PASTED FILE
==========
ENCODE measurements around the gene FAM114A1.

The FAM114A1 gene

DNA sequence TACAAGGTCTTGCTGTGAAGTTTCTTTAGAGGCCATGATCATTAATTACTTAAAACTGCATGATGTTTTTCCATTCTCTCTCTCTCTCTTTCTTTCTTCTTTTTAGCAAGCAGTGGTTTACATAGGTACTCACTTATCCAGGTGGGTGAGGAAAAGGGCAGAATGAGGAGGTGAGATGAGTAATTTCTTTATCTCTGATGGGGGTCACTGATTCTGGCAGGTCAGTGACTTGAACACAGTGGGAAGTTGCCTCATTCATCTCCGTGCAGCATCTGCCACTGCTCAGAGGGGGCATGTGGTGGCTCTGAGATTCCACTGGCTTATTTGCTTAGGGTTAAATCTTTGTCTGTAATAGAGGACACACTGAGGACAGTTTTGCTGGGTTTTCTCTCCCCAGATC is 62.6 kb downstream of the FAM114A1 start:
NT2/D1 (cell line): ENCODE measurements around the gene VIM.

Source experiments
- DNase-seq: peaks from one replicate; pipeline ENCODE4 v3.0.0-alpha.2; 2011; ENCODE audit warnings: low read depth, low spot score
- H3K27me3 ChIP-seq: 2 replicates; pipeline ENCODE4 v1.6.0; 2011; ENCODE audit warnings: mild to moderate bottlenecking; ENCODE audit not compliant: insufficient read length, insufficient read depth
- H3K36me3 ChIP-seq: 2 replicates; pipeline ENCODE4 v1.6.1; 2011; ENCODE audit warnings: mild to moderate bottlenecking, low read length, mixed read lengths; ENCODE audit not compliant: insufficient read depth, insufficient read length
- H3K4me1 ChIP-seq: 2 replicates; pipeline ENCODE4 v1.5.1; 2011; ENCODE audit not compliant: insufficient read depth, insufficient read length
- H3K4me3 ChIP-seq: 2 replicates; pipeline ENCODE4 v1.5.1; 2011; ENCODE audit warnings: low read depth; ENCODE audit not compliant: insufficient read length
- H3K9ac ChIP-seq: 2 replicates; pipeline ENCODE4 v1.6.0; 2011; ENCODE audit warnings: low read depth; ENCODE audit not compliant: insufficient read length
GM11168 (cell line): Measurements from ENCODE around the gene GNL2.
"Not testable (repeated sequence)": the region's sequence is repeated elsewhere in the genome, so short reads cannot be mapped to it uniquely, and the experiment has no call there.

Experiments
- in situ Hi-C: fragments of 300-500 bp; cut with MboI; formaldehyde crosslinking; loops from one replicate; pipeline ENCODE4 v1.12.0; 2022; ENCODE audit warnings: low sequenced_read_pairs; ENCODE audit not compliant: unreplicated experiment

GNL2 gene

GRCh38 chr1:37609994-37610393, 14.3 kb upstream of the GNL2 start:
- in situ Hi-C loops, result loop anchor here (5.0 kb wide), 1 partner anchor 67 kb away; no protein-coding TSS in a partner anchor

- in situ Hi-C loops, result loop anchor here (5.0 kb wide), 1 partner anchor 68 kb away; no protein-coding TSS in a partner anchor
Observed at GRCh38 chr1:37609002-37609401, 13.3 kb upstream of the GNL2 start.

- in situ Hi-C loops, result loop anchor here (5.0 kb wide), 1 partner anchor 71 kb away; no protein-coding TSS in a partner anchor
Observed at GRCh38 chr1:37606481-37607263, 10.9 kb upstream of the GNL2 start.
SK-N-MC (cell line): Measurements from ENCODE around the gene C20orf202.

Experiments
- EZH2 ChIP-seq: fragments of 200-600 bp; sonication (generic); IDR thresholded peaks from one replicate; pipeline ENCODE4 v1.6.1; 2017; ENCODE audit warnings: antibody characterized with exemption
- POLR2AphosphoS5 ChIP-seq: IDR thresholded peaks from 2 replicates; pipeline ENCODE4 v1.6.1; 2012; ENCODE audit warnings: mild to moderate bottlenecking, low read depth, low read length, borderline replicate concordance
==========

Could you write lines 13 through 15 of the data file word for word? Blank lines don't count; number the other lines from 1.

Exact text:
"Not testable (repeated sequence)": the region's sequence is repeated elsewhere in the genome, so short reads cannot be mapped to it uniquely, and the experiment has no call there.

Experiments
- in situ Hi-C: fragments of 300-500 bp; cut with MboI; formaldehyde crosslinking; loops from one replicate; pipeline ENCODE4 v1.12.0; 2022; ENCODE audit warnings: low sequenced_read_pairs; ENCODE audit not compliant: unreplicated experiment